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UK Government ECO4 Scheme Explained

The Energy Company Obligation (ECO) scheme, initiated by the UK government, has reached its fourth iteration, known as ECO4. This latest phase, which began in April 2022, continues the government’s commitment to reducing carbon emissions and tackling fuel poverty. The ECO4 scheme is designed to help low-income households access energy-efficient home improvements, ultimately reducing energy bills and environmental impact.

What is the ECO4 Scheme?

The ECO4 scheme is a government initiative aimed at assisting low-income and vulnerable households to improve their energy efficiency. This scheme is funded by larger energy suppliers, who are obligated to help make homes more energy-efficient. The programme includes installing insulation, double glazing, and more efficient heating systems, which can significantly reduce the energy needed to heat and power homes.

How does ECO4 differ from its predecessors?

Each phase of the ECO scheme has been tailored to focus on different aspects of energy efficiency. ECO4 introduces stricter criteria and aims to be more targeted than previous phases. One of the major changes in ECO4 is the focus on “deeper” retrofits, potentially including more comprehensive improvements to eligible homes. Moreover, the scheme prioritises properties with the lowest energy efficiency ratings, specifically E, F, or G.

Since its inception in 2013, the Energy Company Obligation (ECO) scheme has evolved through several phases, each designed to address different aspects of household energy efficiency and support for vulnerable populations.

ECO1 (2013-2015)

The first phase of ECO focused broadly on reducing carbon emissions and improving energy efficiency across the UK. It was divided into three main obligations:

  1. Carbon Emissions Reduction Obligation (CERO) – Targeting structural insulation measures in walls and roofs.
  2. Carbon Saving Community Obligation (CSCO) – Aimed at providing insulation and glazing improvements in areas of low income.
  3. Affordable Warmth Obligation – Focused on heating and hot water systems for low-income and vulnerable households.
ECO2 (2015-2017) and ECO2t (2017-2018)

ECO2 continued with similar objectives but with a refined focus on reaching more vulnerable population segments. ECO2t, a transitional phase, began adjusting the focus towards “fuel poverty” more explicitly, setting the stage for future amendments that would continue to refine beneficiary targeting.

ECO3 (2018-2022)

ECO3 made significant changes, including:

  • Increased emphasis on fuel poverty: Over 6.5 million homes identified as fuel poor were targeted for improvements.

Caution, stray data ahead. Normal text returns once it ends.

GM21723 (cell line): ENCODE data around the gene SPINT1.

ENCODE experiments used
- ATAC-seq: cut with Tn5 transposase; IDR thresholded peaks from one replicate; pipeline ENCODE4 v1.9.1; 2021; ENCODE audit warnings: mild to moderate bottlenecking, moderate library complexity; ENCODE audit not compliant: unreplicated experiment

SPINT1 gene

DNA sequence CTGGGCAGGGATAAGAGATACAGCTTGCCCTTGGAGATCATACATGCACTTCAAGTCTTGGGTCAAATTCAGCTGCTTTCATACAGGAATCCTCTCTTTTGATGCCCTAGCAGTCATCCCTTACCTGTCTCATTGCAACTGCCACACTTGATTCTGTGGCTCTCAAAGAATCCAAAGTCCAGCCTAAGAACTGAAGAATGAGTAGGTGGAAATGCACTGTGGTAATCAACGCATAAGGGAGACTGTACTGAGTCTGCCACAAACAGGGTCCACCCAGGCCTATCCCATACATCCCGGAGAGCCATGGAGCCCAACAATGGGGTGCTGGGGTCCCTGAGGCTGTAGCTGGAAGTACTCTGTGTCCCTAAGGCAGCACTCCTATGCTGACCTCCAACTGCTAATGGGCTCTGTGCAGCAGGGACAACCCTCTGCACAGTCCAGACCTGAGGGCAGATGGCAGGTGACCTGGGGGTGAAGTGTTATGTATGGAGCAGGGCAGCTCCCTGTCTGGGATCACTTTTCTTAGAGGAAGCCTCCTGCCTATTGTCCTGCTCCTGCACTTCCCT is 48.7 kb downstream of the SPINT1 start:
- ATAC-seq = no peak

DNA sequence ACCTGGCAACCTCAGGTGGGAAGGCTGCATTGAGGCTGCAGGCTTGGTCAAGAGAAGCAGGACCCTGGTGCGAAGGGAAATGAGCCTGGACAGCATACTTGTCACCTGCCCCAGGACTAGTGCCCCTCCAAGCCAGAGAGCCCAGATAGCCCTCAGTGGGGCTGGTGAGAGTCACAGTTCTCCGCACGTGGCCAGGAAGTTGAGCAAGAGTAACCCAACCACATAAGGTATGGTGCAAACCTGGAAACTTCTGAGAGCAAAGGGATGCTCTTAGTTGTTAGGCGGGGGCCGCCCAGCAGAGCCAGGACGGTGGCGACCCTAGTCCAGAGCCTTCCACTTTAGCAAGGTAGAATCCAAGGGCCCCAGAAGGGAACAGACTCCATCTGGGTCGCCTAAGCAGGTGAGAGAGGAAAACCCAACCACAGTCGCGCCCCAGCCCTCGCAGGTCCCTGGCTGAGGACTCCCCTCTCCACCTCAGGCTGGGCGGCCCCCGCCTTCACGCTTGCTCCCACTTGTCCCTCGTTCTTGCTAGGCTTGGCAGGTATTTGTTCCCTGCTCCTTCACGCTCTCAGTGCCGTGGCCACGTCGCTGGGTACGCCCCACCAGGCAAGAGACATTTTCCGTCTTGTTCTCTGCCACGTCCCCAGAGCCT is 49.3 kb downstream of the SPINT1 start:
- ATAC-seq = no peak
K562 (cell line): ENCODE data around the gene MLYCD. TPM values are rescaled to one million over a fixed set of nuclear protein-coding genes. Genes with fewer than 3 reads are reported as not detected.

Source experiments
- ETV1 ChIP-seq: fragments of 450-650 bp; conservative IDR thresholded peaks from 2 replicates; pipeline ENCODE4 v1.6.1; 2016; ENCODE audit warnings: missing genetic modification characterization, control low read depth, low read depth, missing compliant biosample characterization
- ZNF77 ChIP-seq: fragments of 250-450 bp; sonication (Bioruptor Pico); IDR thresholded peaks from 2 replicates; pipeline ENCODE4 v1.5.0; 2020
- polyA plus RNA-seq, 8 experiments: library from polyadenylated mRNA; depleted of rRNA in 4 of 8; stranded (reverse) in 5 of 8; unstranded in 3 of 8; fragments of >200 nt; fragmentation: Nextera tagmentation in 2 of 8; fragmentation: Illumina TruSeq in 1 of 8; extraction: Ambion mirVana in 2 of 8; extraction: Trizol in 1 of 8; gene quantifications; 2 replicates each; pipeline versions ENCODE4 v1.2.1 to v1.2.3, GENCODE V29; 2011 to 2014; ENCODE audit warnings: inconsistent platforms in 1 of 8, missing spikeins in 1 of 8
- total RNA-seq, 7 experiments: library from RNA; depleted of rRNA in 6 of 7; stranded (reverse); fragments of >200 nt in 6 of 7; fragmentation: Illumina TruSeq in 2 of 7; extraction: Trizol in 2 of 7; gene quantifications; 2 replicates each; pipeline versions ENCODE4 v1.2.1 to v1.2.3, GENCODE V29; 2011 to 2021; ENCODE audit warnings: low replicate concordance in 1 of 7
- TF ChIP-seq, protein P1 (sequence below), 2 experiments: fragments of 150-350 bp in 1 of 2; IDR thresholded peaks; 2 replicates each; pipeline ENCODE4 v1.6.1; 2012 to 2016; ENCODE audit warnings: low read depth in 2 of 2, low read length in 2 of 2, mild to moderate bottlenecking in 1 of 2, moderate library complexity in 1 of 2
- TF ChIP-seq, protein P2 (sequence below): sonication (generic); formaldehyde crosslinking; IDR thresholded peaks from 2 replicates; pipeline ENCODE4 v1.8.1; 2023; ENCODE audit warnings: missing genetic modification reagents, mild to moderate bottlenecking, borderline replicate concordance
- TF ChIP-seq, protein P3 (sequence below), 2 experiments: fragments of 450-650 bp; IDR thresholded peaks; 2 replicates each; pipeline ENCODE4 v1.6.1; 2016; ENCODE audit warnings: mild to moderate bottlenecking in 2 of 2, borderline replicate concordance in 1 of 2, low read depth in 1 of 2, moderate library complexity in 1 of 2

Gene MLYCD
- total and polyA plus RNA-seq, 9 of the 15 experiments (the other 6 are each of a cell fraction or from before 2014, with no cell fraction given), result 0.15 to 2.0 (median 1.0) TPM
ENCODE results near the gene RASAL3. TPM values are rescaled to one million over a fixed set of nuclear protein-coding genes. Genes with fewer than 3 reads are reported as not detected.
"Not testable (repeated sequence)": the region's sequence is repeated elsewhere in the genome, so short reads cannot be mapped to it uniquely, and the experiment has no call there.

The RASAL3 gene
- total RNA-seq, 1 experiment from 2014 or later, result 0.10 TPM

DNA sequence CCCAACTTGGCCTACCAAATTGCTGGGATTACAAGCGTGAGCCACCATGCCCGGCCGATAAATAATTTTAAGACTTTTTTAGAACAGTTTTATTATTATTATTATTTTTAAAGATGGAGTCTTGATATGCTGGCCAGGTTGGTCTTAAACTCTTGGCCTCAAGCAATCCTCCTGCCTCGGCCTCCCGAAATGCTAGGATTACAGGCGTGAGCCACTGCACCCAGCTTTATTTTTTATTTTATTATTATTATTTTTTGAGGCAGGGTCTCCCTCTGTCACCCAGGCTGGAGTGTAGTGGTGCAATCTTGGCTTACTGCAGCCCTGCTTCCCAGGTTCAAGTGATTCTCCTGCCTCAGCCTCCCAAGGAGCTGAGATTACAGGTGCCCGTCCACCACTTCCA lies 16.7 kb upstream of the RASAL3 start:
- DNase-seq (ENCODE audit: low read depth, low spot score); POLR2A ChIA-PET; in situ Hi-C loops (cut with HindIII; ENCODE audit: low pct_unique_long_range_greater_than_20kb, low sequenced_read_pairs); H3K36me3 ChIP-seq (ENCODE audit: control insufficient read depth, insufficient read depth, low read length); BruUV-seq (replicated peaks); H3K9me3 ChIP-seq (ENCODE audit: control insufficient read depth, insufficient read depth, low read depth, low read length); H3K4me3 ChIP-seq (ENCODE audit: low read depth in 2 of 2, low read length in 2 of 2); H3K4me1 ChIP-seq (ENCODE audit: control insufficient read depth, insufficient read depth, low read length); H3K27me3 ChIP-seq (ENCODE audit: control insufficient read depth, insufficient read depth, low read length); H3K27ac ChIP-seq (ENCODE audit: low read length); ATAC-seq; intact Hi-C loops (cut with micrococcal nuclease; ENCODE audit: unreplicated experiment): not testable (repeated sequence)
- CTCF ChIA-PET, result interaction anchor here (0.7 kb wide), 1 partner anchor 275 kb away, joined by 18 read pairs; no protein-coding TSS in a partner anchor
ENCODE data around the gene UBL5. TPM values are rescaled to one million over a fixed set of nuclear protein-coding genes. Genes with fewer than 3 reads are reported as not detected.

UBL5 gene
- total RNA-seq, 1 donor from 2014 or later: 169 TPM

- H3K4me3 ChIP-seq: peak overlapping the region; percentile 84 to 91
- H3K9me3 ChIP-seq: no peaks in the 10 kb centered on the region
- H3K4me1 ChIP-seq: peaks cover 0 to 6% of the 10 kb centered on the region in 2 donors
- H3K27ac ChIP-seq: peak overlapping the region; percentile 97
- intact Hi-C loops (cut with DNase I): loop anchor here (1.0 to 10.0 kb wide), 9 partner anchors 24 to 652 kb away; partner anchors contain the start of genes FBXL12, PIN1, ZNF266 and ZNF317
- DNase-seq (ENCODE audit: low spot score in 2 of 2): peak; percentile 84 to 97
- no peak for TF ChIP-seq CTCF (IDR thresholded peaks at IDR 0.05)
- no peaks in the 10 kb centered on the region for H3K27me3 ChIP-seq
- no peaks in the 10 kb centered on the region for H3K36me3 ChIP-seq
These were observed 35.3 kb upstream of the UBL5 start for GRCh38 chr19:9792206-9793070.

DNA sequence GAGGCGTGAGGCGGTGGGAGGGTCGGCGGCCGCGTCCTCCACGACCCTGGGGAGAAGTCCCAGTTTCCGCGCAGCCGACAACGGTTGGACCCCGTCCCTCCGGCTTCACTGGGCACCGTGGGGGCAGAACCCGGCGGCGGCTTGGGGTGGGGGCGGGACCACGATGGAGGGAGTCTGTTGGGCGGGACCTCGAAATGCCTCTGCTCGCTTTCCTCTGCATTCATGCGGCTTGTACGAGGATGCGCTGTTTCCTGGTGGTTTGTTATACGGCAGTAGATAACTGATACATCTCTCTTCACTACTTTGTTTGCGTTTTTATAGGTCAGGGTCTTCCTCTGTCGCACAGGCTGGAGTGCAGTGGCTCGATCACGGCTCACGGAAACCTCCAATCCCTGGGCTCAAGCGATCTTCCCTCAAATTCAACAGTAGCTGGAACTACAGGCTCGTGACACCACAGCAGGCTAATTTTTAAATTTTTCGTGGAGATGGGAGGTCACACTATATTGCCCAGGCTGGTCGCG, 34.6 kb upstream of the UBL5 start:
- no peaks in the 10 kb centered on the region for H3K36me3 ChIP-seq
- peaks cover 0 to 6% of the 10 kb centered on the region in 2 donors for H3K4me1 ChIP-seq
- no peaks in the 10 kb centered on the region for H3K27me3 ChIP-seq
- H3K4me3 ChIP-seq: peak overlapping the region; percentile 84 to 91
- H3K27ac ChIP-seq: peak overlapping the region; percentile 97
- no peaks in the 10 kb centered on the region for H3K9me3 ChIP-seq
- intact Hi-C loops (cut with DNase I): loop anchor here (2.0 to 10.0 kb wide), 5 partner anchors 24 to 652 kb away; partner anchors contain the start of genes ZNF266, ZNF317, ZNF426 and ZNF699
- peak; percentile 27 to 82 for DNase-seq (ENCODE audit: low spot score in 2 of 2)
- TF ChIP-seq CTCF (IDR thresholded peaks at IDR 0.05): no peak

• Introduction of innovative measures: This phase allowed for more flexible solutions, including integrating renewable technologies and replacing inefficient heating.
  • Widened eligibility criteria: Expanded the list of qualifying benefits to encompass a broader range of low-income households.

What measures are covered by the ECO4 scheme?


Insulation is one of the most effective ways to retain heat in a home. It reduces the need for excessive heating and thus lowers energy bills.

Heating Upgrades

Updating or replacing heating systems can vastly improve a home’s energy efficiency and the health of its occupants by providing more consistent and cost-effective heat.

Renewable Energy Technologies

Integrating renewable technologies to reduce reliance on non-renewable energy sources is key to making homes sustainable.

Windows and Doors

Upgrading windows and doors can significantly reduce drafts and heat loss, contributing to energy conservation.

  • Double Glazing: Replacing single-glazed windows with double-glazed ones improves heat retention and reduces noise.
  • Energy-Efficient Doors: Replacing old and poorly insulated doors with new, energy-efficient ones that prevent heat from escaping.

How to apply?

Applying for the ECO4 scheme can be done through several channels. The most straightforward approach is to contact your energy supplier to see if they can participate in the scheme and offer assistance. Alternatively, contacting your local council can guide you on applying through the flexible eligibility route, particularly if you are close to the criteria but not directly qualifying.

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